Cazenovia Animal Hospital in Cazenovia, NY is a full service pet-care facility serving the needs of the Central New York Community. For over 50 years, we have focused on both large and small animals, and offer the full spectrum of care from preventative to emergency care.
At this site, you will find information about our practice philosophy, our services, and an extensive Pet Medical Library for you to search for additional pet health care information.
We welcome your comments and suggestions. Please contact us at (315)655-3409 for all your pet health care needs.
Ectoparasites are organisms that live on the outside of an animal. Ticks are fairly common ectoparasites of dogs (and cats). How often you see ticks on your dog and how severe a tick assault will be depends on the region of the country in which you live, the time of year (tick activity varies in warm and cool weather), the habits of your dog, and how and when you use tick control products. Some ticks can infest dogs that spend most of their time indoors, and even dogs that only spend brief periods of time outside can have ticks.
How will ticks affect my dog?
Ticks attach to your dog by inserting their mouth-parts into your dog’s skin. Many ticks also produce a sticky, glue-like substance that helps them to remain attached. After attaching to your dog, ticks begin feeding on your dog’s blood. The places where ticks attach can become red and irritated.
Although rare, ticks can consume enough of your dog’s blood Continue reading
At Cazenovia Animal Hospital, we know how important senior pets are to their owners. These pets have given years of unconditional love and devotion to us. They have helped us weather ‘storms’ in our lives, provided consistency and support during moves, job changes, loss of a loved one. Many seniors have seen the kids grow from toddlers to teens, been the kids’ playmate or protector, taught the kids about love and responsibility. Many have shared outdoor adventures with us. These seniors are truly special, and that is why we take their health so seriously! Continue reading
3 NUMBERS TO KEEP HANDY
ASPCA Poison Control Center (888) 426-4435 ($65 Consultation Fee)
Pet Poison Helpline 1-800-213-6680 ($35 Consultation Fee)
Nationwide Standard Human Poison Control Center 1-800-222-1222 (FREE)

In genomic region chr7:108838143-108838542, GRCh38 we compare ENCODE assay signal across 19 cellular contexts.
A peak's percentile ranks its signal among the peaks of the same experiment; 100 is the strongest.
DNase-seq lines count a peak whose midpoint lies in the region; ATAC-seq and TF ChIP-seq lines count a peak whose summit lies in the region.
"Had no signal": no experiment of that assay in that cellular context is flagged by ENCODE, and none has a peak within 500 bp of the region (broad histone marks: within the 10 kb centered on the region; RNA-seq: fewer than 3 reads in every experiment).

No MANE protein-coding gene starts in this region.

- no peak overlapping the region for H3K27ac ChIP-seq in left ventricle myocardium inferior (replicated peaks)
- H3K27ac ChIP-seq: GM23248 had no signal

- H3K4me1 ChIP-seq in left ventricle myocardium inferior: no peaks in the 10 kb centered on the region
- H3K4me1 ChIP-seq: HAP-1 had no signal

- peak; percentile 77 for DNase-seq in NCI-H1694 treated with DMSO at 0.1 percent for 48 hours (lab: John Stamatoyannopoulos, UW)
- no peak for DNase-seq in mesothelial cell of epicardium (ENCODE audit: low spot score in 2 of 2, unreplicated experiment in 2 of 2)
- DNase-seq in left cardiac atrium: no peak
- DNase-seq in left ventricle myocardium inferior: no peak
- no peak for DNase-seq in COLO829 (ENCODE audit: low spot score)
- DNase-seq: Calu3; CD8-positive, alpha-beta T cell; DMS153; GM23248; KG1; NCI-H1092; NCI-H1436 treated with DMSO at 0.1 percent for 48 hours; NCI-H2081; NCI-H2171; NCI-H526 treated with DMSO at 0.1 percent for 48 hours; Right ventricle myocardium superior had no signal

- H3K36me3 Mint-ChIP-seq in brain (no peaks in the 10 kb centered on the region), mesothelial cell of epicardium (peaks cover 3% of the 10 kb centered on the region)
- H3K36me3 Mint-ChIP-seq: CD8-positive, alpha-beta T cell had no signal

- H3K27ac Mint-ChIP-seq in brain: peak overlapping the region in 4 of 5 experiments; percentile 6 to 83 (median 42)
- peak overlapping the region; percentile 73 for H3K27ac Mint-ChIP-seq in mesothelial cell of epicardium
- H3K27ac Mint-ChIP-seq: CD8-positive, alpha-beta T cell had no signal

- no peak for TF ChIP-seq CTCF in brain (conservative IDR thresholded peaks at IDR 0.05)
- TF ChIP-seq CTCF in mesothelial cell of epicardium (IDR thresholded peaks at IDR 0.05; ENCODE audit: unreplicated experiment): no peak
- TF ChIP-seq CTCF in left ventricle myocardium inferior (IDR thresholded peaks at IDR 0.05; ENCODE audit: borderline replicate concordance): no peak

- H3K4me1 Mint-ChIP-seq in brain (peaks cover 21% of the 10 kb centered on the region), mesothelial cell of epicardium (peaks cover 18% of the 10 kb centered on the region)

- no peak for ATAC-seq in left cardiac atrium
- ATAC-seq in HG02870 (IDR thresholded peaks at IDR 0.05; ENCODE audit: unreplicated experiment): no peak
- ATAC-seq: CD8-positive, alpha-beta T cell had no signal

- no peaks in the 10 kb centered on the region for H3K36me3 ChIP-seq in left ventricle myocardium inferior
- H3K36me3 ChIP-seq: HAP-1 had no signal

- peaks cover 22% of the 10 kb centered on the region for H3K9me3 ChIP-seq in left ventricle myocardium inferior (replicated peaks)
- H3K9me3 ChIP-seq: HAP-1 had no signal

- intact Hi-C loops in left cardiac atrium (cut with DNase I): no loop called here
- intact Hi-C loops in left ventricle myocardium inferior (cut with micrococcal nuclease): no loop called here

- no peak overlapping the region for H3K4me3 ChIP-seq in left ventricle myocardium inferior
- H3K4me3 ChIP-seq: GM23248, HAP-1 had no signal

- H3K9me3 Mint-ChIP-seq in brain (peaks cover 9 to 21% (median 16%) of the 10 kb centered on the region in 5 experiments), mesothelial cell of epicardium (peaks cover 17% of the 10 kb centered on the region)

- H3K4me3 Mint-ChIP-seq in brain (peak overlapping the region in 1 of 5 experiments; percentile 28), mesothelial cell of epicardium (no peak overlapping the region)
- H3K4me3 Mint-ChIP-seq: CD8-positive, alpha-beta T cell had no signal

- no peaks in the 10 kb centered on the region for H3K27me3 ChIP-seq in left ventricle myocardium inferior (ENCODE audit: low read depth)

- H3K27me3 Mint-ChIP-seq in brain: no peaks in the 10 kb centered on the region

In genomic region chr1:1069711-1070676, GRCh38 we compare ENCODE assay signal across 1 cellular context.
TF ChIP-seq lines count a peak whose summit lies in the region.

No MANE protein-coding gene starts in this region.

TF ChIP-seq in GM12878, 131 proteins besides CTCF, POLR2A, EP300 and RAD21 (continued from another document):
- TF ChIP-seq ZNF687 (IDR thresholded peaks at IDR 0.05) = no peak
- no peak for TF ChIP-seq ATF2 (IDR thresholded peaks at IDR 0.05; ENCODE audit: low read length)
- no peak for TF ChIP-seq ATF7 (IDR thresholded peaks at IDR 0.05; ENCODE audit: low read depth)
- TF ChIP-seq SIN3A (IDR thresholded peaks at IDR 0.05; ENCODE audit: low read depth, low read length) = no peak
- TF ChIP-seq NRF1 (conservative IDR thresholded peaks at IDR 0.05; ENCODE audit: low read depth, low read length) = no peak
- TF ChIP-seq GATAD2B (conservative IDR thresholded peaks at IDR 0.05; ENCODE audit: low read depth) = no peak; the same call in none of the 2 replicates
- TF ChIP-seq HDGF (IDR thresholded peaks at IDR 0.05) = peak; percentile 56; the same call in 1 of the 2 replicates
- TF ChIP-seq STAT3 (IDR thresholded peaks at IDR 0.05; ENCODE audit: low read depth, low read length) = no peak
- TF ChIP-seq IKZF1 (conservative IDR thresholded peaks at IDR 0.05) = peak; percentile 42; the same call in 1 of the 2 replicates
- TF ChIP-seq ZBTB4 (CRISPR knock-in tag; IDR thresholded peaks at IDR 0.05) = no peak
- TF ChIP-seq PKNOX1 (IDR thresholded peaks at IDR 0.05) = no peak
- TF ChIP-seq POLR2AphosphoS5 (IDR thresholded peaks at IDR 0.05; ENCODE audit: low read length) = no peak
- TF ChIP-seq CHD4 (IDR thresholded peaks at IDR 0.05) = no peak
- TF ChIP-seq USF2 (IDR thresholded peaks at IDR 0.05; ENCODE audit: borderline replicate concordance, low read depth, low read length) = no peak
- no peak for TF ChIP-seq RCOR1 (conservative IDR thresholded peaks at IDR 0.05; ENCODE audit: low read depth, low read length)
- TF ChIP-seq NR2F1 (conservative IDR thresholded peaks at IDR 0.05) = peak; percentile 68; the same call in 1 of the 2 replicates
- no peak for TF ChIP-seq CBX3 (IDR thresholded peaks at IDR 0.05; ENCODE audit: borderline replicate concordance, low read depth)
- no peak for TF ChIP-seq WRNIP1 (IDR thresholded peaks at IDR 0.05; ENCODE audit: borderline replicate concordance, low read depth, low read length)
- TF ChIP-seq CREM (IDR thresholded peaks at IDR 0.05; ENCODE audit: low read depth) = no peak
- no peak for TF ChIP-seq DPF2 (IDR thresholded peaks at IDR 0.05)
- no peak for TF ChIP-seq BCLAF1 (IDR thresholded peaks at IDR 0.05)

All 3 numbers are available 24/7 year round.
More than 2 million poisonings are reported each year to the 61 Poison Control Centers (PCCs) across the country. More than 90 percent of these poisonings occur in the home. The majority of non-fatal poisonings occur in children younger than six years old. And, poisonings are one of the leading Continue reading
- A dental exam is performed by your veterinarian to determine the overall dental health of your pet.
- A dental exam can help identify early signs of dental disease.
- Left untreated, periodontal disease can lead to kidney problems, heart disease, and other health issues.
What Is a Dental Exam?
The term dental disease in dogs and cats is very broadly used to describe gingivitis (inflammation of the gums) and periodontitis (inflammation of the bone and other support structures around the tooth). Another term commonly used to collectively describe these two conditions is periodontal disease. Continue reading
February is “Responsible Pet Owner” month and that got us thinking: how do we view responsible pet ownership? While there isn’t an exact definition for it the America Kennel Club gives each of us a great starting point for how we view pet ownership: “Owning a dog is not just a privilege-it’s a responsibility.”
Whether you own a dog or a cat one thing is for sure, owning that pet comes with great responsibility. Pets are not accessories that can be thrown aside and forgotten. Pets are companions that need love, care and devotion. Continue reading
If you ask a veterinarian there is only one safe way to kill mice and rats, old fashioned traps! However many people with pets mistakenly use rodenticide baits thinking that if they hide it well enough it will be fine. Mice and rats frequently drag or move these products out to where dogs and cats can snatch them and ingest them. Continue reading